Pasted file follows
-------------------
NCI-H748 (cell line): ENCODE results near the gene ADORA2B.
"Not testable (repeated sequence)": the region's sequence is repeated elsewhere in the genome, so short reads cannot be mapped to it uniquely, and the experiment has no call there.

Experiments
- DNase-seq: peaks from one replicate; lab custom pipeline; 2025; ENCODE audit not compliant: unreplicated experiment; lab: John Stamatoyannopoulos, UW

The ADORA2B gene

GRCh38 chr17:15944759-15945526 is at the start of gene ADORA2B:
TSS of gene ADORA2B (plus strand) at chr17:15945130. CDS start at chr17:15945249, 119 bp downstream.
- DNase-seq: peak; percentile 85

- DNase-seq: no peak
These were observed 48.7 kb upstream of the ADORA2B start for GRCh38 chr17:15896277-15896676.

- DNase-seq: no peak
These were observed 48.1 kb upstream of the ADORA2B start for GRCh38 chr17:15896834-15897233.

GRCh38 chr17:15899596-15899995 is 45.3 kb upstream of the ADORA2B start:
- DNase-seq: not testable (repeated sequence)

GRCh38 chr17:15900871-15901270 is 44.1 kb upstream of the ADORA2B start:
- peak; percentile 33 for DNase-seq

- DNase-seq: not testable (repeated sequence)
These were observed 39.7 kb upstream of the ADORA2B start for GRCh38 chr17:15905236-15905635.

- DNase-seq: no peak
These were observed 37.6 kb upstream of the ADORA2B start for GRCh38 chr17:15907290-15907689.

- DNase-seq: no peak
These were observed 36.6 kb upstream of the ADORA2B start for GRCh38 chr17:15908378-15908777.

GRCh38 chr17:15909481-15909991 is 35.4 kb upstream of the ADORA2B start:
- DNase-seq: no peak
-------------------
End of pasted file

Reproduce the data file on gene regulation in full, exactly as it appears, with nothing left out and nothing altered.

NCI-H748 (cell line): ENCODE results near the gene ADORA2B.
"Not testable (repeated sequence)": the region's sequence is repeated elsewhere in the genome, so short reads cannot be mapped to it uniquely, and the experiment has no call there.

Experiments
- DNase-seq: peaks from one replicate; lab custom pipeline; 2025; ENCODE audit not compliant: unreplicated experiment; lab: John Stamatoyannopoulos, UW

The ADORA2B gene

GRCh38 chr17:15944759-15945526 is at the start of gene ADORA2B:
TSS of gene ADORA2B (plus strand) at chr17:15945130. CDS start at chr17:15945249, 119 bp downstream.
- DNase-seq: peak; percentile 85

- DNase-seq: no peak
These were observed 48.7 kb upstream of the ADORA2B start for GRCh38 chr17:15896277-15896676.

- DNase-seq: no peak
These were observed 48.1 kb upstream of the ADORA2B start for GRCh38 chr17:15896834-15897233.

GRCh38 chr17:15899596-15899995 is 45.3 kb upstream of the ADORA2B start:
- DNase-seq: not testable (repeated sequence)

GRCh38 chr17:15900871-15901270 is 44.1 kb upstream of the ADORA2B start:
- peak; percentile 33 for DNase-seq

- DNase-seq: not testable (repeated sequence)
These were observed 39.7 kb upstream of the ADORA2B start for GRCh38 chr17:15905236-15905635.

- DNase-seq: no peak
These were observed 37.6 kb upstream of the ADORA2B start for GRCh38 chr17:15907290-15907689.

- DNase-seq: no peak
These were observed 36.6 kb upstream of the ADORA2B start for GRCh38 chr17:15908378-15908777.

GRCh38 chr17:15909481-15909991 is 35.4 kb upstream of the ADORA2B start:
- DNase-seq: no peak